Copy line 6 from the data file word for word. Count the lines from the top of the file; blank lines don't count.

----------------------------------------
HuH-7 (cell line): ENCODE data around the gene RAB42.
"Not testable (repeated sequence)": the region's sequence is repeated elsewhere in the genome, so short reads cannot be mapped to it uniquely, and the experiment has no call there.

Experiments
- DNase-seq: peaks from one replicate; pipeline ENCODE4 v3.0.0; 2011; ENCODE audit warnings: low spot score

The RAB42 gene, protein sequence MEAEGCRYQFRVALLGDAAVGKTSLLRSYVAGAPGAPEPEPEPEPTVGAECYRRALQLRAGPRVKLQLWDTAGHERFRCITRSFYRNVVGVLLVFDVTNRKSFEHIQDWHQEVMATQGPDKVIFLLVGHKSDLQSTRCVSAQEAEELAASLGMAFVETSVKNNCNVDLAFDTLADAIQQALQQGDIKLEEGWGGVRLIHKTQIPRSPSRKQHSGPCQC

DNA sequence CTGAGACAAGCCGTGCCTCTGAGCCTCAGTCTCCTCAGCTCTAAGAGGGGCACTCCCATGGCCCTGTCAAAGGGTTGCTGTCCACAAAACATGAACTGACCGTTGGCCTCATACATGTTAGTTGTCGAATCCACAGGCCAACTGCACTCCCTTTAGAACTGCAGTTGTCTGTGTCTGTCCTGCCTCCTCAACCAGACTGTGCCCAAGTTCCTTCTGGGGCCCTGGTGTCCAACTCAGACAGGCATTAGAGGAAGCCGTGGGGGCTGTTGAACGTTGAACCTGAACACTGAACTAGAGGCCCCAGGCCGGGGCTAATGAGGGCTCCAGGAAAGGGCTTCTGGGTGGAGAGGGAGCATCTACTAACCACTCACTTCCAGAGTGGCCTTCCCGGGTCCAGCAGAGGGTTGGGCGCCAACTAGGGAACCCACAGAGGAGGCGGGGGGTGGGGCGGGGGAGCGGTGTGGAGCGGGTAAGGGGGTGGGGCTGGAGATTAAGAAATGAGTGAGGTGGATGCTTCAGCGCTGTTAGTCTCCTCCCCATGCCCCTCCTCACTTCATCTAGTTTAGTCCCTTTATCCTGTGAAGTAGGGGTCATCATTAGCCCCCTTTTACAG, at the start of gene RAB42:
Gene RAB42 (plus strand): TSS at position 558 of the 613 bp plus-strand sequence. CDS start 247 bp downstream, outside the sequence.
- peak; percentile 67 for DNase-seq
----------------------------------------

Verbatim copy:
DNA sequence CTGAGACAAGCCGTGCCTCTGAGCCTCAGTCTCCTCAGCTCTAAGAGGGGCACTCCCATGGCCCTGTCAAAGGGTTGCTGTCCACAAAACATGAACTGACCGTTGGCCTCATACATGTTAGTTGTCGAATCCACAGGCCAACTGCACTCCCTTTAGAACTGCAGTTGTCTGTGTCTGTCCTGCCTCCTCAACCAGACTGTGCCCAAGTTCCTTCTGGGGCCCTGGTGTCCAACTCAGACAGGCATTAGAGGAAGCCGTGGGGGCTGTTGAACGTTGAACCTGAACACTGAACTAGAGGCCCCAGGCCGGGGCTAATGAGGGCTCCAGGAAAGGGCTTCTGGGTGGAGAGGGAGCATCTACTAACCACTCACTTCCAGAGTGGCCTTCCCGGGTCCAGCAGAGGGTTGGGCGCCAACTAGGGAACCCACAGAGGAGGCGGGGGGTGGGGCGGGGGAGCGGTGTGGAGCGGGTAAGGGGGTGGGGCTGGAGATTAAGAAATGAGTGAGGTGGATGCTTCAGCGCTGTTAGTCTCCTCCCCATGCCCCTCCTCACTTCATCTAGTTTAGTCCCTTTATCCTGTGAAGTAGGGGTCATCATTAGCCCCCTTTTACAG, at the start of gene RAB42: